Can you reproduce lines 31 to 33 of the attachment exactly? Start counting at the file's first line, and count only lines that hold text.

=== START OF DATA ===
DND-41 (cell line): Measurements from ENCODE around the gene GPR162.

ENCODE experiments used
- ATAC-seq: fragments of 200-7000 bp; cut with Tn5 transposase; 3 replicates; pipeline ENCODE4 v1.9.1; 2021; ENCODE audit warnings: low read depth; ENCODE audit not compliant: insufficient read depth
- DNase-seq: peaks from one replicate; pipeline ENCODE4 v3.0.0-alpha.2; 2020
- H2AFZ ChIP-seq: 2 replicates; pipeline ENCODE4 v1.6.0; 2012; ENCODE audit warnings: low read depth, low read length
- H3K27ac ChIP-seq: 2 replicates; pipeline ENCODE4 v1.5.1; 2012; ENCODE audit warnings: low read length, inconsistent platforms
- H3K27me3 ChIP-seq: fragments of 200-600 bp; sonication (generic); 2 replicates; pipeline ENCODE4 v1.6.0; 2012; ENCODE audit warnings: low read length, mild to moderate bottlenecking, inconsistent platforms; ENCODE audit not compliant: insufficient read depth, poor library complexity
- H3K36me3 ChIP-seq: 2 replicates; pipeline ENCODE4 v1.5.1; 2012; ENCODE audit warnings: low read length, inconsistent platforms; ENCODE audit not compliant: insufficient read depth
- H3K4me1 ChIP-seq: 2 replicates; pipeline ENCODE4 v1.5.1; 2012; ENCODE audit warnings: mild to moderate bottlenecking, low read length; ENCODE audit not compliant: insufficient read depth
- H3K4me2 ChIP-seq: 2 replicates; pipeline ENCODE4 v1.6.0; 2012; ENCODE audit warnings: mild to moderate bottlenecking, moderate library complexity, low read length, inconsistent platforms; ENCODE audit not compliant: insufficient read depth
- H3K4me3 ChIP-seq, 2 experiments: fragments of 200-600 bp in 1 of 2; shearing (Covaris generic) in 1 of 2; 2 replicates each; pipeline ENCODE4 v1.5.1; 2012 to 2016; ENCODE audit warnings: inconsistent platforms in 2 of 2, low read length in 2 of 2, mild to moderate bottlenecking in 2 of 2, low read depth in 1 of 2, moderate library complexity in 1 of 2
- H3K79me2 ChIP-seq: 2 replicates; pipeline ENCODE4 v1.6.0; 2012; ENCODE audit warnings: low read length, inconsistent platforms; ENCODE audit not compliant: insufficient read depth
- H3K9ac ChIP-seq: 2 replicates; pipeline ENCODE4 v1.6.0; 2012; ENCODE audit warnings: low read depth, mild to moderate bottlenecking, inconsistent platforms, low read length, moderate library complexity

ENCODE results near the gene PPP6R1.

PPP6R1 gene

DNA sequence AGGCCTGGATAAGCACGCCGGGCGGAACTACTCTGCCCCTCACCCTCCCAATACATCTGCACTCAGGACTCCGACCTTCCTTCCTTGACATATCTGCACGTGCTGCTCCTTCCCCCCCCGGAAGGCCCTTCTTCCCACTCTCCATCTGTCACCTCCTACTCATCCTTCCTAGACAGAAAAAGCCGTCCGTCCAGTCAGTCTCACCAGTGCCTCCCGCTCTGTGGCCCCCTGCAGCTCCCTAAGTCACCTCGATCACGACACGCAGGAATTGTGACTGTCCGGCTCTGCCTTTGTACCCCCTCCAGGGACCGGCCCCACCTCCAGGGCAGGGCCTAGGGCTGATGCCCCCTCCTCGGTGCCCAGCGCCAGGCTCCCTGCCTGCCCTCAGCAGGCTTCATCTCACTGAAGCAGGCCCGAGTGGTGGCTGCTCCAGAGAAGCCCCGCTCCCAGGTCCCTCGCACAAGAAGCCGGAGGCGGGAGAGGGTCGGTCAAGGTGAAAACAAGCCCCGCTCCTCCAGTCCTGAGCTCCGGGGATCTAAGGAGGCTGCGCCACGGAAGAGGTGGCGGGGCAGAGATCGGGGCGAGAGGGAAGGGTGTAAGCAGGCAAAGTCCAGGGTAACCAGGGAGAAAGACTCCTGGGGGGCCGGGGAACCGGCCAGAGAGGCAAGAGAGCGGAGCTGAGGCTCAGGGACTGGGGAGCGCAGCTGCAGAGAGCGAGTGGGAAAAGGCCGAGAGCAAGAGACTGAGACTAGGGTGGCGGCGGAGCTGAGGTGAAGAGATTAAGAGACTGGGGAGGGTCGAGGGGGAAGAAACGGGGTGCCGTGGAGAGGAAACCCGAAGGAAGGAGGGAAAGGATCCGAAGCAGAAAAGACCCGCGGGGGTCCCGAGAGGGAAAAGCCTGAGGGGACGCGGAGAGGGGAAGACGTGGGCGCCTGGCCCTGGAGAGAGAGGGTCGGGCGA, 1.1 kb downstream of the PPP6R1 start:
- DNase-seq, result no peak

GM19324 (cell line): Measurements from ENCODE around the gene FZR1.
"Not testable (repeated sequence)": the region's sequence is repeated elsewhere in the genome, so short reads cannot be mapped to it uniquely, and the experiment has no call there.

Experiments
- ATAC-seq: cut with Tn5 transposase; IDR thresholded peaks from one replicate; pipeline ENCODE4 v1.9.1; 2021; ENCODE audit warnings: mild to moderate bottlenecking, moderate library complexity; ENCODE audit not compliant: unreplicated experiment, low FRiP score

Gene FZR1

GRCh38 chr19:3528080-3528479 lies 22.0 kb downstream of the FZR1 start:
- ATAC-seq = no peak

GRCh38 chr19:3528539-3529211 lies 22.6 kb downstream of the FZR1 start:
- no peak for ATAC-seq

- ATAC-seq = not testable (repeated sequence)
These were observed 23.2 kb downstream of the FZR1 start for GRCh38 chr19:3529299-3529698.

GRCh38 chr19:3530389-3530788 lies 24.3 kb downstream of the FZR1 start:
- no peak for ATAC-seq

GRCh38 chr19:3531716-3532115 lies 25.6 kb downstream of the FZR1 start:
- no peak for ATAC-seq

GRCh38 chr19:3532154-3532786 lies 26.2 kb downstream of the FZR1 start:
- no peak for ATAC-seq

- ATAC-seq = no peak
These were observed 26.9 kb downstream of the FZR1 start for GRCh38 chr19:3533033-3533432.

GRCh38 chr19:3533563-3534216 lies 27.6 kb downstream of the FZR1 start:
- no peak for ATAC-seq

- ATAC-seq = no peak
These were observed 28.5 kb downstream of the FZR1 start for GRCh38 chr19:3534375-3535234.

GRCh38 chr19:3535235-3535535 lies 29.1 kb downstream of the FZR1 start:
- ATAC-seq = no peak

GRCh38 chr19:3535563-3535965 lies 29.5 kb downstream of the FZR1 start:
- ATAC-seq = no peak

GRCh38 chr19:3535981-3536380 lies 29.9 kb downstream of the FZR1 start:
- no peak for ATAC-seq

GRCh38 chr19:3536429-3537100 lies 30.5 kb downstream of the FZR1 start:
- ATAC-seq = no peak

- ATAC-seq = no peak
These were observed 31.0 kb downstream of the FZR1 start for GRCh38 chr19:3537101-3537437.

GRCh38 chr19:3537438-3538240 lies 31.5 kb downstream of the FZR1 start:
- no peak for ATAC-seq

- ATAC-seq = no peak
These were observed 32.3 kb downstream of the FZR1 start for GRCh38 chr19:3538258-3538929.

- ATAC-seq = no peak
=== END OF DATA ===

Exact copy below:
GRCh38 chr19:3531716-3532115 lies 25.6 kb downstream of the FZR1 start:
- no peak for ATAC-seq

GRCh38 chr19:3532154-3532786 lies 26.2 kb downstream of the FZR1 start: